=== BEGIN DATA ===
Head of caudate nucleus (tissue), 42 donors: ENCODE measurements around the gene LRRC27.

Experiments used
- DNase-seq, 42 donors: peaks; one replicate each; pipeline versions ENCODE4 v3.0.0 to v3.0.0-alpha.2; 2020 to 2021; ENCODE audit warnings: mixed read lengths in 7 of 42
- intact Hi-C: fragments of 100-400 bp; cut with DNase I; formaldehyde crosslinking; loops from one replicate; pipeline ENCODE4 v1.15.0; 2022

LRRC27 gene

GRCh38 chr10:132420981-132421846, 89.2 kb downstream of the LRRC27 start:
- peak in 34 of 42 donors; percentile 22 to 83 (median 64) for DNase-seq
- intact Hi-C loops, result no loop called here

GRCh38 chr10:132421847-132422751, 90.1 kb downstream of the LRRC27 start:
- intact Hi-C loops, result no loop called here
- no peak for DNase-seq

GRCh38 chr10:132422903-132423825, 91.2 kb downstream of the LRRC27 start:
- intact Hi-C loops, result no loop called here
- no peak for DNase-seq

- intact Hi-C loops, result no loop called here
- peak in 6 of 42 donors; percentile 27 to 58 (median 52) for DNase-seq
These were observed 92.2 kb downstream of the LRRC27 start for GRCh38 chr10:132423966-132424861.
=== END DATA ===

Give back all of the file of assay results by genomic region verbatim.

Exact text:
Head of caudate nucleus (tissue), 42 donors: ENCODE measurements around the gene LRRC27.

Experiments used
- DNase-seq, 42 donors: peaks; one replicate each; pipeline versions ENCODE4 v3.0.0 to v3.0.0-alpha.2; 2020 to 2021; ENCODE audit warnings: mixed read lengths in 7 of 42
- intact Hi-C: fragments of 100-400 bp; cut with DNase I; formaldehyde crosslinking; loops from one replicate; pipeline ENCODE4 v1.15.0; 2022

LRRC27 gene

GRCh38 chr10:132420981-132421846, 89.2 kb downstream of the LRRC27 start:
- peak in 34 of 42 donors; percentile 22 to 83 (median 64) for DNase-seq
- intact Hi-C loops, result no loop called here

GRCh38 chr10:132421847-132422751, 90.1 kb downstream of the LRRC27 start:
- intact Hi-C loops, result no loop called here
- no peak for DNase-seq

GRCh38 chr10:132422903-132423825, 91.2 kb downstream of the LRRC27 start:
- intact Hi-C loops, result no loop called here
- no peak for DNase-seq

- intact Hi-C loops, result no loop called here
- peak in 6 of 42 donors; percentile 27 to 58 (median 52) for DNase-seq
These were observed 92.2 kb downstream of the LRRC27 start for GRCh38 chr10:132423966-132424861.